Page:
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Most people can relate to the difficulty of starting a new workout plan, only to feel discouraged when they don’t see progress. For some, feeling like a failure in this situation can lead to them kicking exercise to the curb altogether, only to try again later on and encounter the same issue.
A new study done at the University of Michigan and funded by the National Cancer Institute may have found a few reasons why this cycle continues for some women.
To start, researchers looked into what makes both active and inactive women happy. They found regardless of activity level, things that make women happy include connecting with and helping others be happy and successful, feeling free of pressure and relaxed during leisure time, and accomplishing both short- and long-term goals.
What differs, however, is the way that the women perceive exercise. Inactive women believe that to be “valid,” exercise has to be intense, and that gets in the way of the relaxed downtime that all women value. Feeling pressured to exercise conflicts with relaxation, and not being able to make progress makes them feel like they’ve failed to accomplish a goal, further decreasing their overall happiness.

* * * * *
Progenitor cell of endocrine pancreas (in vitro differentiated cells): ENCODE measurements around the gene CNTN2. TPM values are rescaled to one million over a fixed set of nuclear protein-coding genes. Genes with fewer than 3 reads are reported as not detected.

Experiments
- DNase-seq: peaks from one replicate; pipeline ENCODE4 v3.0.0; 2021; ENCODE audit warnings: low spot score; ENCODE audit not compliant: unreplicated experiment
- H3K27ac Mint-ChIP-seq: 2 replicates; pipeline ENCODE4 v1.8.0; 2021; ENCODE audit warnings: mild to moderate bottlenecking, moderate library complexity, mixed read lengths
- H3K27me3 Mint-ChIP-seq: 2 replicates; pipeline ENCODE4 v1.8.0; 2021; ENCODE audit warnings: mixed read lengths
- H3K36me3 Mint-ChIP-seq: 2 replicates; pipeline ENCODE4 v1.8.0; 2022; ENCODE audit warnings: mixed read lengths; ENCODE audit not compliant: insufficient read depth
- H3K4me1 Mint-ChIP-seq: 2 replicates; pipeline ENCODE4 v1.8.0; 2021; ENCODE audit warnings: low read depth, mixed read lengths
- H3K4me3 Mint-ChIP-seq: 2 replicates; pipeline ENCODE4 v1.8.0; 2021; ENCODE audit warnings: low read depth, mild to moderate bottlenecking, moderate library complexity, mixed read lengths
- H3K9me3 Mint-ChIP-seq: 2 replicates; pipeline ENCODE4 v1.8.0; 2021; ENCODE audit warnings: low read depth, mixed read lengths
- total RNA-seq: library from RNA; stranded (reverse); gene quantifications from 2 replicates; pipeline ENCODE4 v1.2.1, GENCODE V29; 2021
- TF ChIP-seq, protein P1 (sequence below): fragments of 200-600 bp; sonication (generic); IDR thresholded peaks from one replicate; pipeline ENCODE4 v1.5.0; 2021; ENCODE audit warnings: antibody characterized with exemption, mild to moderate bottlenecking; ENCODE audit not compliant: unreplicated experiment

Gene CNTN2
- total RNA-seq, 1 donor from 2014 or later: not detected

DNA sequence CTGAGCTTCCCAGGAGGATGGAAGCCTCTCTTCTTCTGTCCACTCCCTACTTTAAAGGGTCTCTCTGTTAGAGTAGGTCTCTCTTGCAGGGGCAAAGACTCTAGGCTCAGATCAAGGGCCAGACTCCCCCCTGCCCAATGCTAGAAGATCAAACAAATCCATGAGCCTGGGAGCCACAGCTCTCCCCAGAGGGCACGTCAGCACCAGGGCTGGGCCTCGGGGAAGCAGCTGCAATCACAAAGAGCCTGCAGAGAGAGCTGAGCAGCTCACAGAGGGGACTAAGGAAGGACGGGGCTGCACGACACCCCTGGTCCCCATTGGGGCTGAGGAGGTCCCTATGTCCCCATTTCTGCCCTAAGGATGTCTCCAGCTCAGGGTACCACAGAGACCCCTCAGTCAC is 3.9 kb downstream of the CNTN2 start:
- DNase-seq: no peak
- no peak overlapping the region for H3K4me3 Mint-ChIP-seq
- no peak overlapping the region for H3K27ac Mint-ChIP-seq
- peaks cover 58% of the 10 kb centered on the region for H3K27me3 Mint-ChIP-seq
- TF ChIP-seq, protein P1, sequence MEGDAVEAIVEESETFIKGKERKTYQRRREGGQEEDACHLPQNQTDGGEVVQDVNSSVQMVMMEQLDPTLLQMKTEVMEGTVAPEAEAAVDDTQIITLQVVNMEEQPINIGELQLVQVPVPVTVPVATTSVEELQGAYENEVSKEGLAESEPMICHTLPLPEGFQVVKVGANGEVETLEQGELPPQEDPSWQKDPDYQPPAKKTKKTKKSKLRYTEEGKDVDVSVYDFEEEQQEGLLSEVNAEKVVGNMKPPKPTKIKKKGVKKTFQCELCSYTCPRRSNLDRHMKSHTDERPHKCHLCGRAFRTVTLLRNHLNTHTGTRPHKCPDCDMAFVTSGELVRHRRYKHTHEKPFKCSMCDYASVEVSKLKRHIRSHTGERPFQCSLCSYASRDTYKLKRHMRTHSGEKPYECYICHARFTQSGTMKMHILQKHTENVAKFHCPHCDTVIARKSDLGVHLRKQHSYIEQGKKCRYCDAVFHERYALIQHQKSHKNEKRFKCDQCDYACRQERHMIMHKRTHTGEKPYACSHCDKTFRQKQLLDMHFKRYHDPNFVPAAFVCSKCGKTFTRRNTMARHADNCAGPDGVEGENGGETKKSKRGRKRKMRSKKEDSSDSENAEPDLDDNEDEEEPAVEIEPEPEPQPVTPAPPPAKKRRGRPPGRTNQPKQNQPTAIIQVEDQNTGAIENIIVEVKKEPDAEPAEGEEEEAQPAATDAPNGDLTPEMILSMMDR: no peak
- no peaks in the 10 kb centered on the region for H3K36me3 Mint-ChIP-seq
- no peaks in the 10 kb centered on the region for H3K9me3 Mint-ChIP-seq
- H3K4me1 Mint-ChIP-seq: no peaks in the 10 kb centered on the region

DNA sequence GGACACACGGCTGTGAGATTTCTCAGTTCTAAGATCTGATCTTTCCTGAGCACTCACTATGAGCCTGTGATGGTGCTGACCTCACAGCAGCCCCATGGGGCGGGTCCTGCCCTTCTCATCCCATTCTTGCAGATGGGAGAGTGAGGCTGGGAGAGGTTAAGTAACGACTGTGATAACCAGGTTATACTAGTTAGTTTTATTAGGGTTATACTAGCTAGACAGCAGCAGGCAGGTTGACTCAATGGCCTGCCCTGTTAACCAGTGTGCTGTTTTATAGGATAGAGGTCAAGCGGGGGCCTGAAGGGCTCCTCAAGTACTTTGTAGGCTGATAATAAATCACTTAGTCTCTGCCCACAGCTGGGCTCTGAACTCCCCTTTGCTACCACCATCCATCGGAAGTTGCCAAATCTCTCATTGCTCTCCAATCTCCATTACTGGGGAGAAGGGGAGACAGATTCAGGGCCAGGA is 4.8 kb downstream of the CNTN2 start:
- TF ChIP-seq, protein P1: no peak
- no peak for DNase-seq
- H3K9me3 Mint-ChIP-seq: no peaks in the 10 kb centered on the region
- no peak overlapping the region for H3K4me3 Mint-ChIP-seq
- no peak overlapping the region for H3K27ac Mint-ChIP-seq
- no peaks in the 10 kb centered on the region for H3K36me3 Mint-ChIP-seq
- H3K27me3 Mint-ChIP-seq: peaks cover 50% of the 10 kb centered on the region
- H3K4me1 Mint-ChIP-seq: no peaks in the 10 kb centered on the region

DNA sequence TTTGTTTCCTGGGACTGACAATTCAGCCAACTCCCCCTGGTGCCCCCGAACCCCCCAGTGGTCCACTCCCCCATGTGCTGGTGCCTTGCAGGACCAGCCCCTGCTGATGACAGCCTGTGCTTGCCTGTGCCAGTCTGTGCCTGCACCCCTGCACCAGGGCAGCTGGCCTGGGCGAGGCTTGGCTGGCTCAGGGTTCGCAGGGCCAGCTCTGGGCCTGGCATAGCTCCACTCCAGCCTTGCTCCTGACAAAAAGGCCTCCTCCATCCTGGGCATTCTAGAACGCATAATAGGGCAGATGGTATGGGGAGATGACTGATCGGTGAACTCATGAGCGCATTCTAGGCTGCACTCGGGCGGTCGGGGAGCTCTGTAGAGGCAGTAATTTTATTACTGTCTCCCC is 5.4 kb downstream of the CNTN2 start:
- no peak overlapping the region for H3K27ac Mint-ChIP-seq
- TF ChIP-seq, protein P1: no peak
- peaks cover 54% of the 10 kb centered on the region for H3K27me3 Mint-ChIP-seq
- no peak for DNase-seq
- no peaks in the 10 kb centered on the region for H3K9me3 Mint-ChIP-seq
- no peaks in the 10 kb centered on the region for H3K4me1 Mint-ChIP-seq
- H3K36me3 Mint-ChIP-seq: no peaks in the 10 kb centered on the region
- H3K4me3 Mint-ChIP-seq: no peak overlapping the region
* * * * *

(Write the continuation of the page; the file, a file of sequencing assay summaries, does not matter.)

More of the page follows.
“The direct conflict between what these low-active women believe they should be doing when they exercise, and their desire to decompress and renew themselves during leisure time, demotivates them,” Michelle Segar, director of the University of Michigan’s Sport, Health, and Activity Research and Policy Center, told the University of Michigan’s Michigan News. “Their beliefs about what exercise should consist of and their past negative experiences about what it feels like actually prevents them from successfully adopting and sustaining physically active lives.”
The traditional, intense approach harms motivation for many people, Segar explained. Recent studies, however, have shown that lower-intensity exercise can be just as effective for maintaining health. Those ideas just haven’t stuck with much of the public yet, she said.
While fit women tend to view exercise in a positive light, the less fit women hate the idea of it. It’s just a matter of changing the way women view exercise to get the less fit more motivated to get at it.
“There are important implications from this study on how we can help women better prioritize exercise in their day-to-day life,” Segar said. “We need to re-educate women on how they can move in ways that will renew instead of exhaust them, and more effectively get the message across that any movement is better than nothing. To increase motivation to be physically active, we need to help women to want to exercise instead of feeling like they should do it.”